A few weeks ago, FIFA announced that India will host the 2017 U-17 FIFA World Cup. Although I’ve believed for some time that this announcement would go in India’s favor – dating back to a year and a half ago when my colleagues and I drove down to a 5 star hotel just to hear FIFA President Sepp Blatter and General Secretary Jerome Valcke share this news - it was still nice to get a confirmation.
On the day of the announcement, our Managing Director and I happened to be in the All India Football Federation office and the atmosphere was certainly enjoyable . Sweets being passed around, many pats on people’s backs, hugs and hope in everyone’s eyes from the receptionist to the General Secretary. It reminded me of what it was like walking around New York City after Barack Obama was elected President for the first time in 2008.
On a more personal level, I remain cautiously optimistic about this announcement with optimistic being the key word. Now that I’ve been in India for the past couple of years working 100% in the sports space, I’ve seen and experienced a lot of positives and….I’ve also experienced people/situations/incidents which I wish I could remove from my memory (like the company Laguna did in the movie Eternal Sunshine for the Spotless Mind which I just saw the other day).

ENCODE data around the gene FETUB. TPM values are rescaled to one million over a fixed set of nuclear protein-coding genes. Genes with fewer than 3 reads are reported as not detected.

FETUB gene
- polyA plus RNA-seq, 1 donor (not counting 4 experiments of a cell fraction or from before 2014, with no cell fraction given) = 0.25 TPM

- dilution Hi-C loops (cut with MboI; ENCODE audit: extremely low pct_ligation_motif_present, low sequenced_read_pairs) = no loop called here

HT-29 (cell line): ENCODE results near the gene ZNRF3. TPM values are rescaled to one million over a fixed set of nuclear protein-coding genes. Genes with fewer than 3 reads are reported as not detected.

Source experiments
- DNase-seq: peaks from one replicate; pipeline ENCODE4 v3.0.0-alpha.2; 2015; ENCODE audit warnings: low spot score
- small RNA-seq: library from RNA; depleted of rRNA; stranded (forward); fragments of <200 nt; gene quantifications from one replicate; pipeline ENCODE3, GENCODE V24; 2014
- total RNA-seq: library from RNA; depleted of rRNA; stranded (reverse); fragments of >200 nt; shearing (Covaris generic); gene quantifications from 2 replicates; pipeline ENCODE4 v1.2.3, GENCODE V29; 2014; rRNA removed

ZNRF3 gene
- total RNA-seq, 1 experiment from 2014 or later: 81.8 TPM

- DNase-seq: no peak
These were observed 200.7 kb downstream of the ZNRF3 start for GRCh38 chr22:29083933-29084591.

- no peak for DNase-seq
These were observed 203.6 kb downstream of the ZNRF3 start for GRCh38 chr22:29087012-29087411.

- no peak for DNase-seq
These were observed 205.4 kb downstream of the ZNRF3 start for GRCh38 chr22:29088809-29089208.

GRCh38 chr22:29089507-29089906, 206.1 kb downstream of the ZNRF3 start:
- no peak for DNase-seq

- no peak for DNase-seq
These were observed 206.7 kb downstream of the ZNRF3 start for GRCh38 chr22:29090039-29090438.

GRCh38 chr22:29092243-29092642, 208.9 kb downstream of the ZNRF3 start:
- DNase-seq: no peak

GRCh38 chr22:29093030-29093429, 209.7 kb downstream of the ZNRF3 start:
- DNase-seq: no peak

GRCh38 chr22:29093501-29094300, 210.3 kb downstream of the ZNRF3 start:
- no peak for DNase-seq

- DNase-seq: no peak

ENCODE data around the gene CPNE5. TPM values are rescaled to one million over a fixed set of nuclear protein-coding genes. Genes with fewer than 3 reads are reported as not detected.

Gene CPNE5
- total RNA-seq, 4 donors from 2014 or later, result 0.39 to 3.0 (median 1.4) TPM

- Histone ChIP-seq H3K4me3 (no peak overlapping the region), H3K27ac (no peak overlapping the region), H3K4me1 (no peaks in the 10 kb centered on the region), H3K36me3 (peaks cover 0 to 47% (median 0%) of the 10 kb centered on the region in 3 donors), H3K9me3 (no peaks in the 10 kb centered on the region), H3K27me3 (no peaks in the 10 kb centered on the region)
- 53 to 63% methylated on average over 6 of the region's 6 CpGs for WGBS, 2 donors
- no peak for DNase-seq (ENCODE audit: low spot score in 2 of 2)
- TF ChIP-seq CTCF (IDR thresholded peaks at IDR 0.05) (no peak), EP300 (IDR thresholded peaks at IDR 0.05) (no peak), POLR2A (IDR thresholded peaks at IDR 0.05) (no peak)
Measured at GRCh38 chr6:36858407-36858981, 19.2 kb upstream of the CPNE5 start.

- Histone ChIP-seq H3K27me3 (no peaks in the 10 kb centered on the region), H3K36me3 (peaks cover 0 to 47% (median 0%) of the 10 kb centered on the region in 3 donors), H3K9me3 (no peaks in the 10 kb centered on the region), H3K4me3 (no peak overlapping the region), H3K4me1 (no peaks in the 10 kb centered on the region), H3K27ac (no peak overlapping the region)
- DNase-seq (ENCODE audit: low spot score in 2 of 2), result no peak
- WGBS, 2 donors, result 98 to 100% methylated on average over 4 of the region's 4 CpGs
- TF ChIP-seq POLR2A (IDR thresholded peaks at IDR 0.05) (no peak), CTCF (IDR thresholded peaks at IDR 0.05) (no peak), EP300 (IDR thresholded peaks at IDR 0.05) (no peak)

Anyway, in light of the above sentiment, I’ve decided to list out my 5 positives and 5 concerns which surfaced in my mind soon after India finally won the World Cup bid. I’ll start with the positives listed in no particular order and then move on to the concerns also listed in no particular order:
- Guaranteed investment in world class infrastructure in 6 different cities spread out across the country
- Guaranteed investment in Indian youth development, not just checking the box type, but real focused investment in developing a group of players who can compete at the international level
- Foreign technical staff Rob Baan and Scott O’Donnell have a reason to remain in India
- Indian football stakeholders have something tangible to look forward to
- For a few weeks, around 25 Indian boys will have the opportunity to compete in a FIFA World Cup in their home soil and hundreds of millions of other boys and girls will watch and dream
- 2010 Commonwealth Games
- In the years leading up to the FIFA U-17 World Cup, most national focus and resource shifts to this month long event and establishing a strong domestic professional league becomes less of a priority (see preparation for 2011 Asian Cup)
- Many stakeholders who have invested millions of dollars into football never to see a penny in return, will see this event as an opportunity to make some of their money back
- FIFA will have to jump in and “save the day” further decreasing FIFA and AFC confidence in India’s ability to leverage international resources to develop its football industry
- 2010 Commonwealth Games
As I said though, optimistic is the key word in my outlook of India hosting this event. It’s going to be an exciting an interesting next couple of years as we all work together to ensure World Cup success both on and off the pitch.